WASHINGTON – Governmental Affairs Committee Ranking Member Joe Lieberman, D-Conn., welcomed Department of Energy Secretary Spencer Abraham’s inquiry into recent increases in gasoline prices.
“I am pleased the Department of Energy has finally decided to launch an inquiry into recent spikes in gasoline prices,” said Lieberman. “This investigation should help us understand why virtually every state experienced a rapid increase in gasoline prices. While it’s clear that the Northeast blackout and the pipeline rupture in Arizona will have some effect in those markets, they can’t explain the increases in all of the markets, and they should not be, and must not be, opportunities for price gouging and profiteering.” Senator Lieberman sent a letter dated August 29 to Abraham requesting an investigation, and though it was reported that an Energy Department spokesman initially said lawmakers’ requests would likely be forwarded to the Federal Trade Commission, the Secretary announced September 3 that he would, in fact, conduct an inquiry comparing various supply and demand factors to historical data to determine if these factors explain the recent price increases. In his August 29 letter to Abraham, the Senator wrote, “It is imperative that this investigation determine both the underlying causes for these price increases, and whether or not industry participants are gouging consumers, especially those in regions that have been affected by pipeline problems and power blackouts.” A copy of Lieberman’s August 29 letter is below: August 29, 2003 The Honorable Spencer Abraham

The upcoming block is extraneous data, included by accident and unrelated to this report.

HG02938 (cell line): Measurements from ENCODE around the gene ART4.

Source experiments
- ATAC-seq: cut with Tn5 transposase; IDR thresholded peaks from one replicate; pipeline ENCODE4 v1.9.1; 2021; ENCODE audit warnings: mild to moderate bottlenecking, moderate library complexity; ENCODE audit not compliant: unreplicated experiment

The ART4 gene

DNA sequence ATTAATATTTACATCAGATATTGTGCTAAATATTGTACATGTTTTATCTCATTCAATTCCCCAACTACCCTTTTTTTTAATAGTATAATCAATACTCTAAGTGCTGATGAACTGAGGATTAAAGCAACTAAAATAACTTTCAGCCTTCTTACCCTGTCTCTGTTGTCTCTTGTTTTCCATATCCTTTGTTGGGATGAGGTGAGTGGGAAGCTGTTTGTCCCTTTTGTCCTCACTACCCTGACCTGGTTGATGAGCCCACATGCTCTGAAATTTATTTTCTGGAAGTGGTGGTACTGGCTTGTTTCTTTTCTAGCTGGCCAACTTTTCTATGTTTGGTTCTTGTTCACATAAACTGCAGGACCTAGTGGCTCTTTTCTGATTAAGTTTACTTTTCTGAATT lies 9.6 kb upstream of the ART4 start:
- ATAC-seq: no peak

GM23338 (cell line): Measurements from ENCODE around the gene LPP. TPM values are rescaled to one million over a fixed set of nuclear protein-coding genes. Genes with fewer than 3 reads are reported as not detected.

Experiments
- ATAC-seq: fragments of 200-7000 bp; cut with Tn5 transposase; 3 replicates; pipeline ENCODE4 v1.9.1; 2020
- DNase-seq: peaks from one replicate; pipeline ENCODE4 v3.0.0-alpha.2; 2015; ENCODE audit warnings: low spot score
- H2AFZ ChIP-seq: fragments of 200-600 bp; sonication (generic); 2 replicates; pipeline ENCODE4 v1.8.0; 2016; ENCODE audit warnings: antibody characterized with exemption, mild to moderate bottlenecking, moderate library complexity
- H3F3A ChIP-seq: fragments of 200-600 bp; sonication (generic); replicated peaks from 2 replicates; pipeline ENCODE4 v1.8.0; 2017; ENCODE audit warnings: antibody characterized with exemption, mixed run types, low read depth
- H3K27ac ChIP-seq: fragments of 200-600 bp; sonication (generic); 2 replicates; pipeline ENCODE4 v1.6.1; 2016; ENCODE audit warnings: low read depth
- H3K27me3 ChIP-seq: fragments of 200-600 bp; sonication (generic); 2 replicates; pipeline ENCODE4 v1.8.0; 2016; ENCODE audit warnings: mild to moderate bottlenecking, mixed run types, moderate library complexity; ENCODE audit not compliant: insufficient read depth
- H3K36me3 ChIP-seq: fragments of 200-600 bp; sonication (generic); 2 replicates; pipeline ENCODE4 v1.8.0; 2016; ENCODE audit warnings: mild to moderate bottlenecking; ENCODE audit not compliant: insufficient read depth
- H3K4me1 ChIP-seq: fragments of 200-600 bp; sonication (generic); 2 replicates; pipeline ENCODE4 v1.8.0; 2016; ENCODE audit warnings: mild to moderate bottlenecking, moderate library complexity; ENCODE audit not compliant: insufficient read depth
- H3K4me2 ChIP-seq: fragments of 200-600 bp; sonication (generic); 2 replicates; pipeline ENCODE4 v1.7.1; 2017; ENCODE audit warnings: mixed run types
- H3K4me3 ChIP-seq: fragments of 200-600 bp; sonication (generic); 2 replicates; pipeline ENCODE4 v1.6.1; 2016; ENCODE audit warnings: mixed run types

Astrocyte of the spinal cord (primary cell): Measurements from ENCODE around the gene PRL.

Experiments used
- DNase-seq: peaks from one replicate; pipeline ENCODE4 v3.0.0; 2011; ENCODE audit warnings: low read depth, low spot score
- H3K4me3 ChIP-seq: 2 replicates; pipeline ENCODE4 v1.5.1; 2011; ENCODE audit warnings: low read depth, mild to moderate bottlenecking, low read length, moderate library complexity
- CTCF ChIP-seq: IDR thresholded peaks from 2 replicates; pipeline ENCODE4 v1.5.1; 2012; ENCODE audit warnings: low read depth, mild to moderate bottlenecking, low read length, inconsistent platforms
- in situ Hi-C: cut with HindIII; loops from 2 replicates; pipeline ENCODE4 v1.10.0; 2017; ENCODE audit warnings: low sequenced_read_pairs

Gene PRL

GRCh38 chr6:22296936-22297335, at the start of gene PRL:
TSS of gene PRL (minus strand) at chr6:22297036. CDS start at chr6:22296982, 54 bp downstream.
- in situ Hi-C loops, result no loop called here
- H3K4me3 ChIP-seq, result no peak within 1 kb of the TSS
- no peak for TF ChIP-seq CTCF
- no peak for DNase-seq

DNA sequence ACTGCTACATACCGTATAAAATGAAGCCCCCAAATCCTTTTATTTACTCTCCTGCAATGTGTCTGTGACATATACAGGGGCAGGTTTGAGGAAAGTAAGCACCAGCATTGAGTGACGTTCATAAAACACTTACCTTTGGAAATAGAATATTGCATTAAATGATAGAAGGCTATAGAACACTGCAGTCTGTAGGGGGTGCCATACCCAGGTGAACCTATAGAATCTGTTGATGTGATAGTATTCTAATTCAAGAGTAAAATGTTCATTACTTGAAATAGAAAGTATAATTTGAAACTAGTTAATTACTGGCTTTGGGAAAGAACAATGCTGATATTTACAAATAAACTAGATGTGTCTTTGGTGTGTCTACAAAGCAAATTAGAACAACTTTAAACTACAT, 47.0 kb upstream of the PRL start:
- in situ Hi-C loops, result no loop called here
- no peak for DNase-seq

U.S. Department of Energy
1000 Independence Avenue, SW
Washington, D.C. 20585 Dear Mr. Secretary, Gasoline prices in the United States have just reached the highest level ever recorded by the Energy Information Administration’s (EIA) retail price survey, after experiencing the largest weekly price increase ever. I am writing to request that you immediately initiate an investigation into the causes for this price spike and its impact on consumers. While it appears that gasoline supplies in some regions of the country may have been disrupted by physical events – a pipeline rupture in Arizona and the electricity blackout in the Northeast which affected refineries in the Ohio and Michigan – these are not the only affected regions. EIA reports that every region of the country, and virtually every state, has experienced a rapid increase in gasoline prices. In my own state of Connecticut, statewide prices jumped 10 cents in a single day. It is also troubling that this spike comes at the end of the summer driving season and mirrors a similar price increase that occurred at the end of last summer. It is imperative that this investigation determine both the underlying causes for these price increases, and whether or not industry participants are gouging consumers, especially those in regions that have been affected by pipeline problems and power blackouts. For example, EIA reports that one gas station in Arizona may have been charging as much as $3.89 a gallon for gasoline. While it’s clear that these sorts of disruptions will have some effect on the market, they should not be, and must not be, opportunities for price gouging and profiteering. I look forward to your prompt reply. Sincerely, Joseph I. Lieberman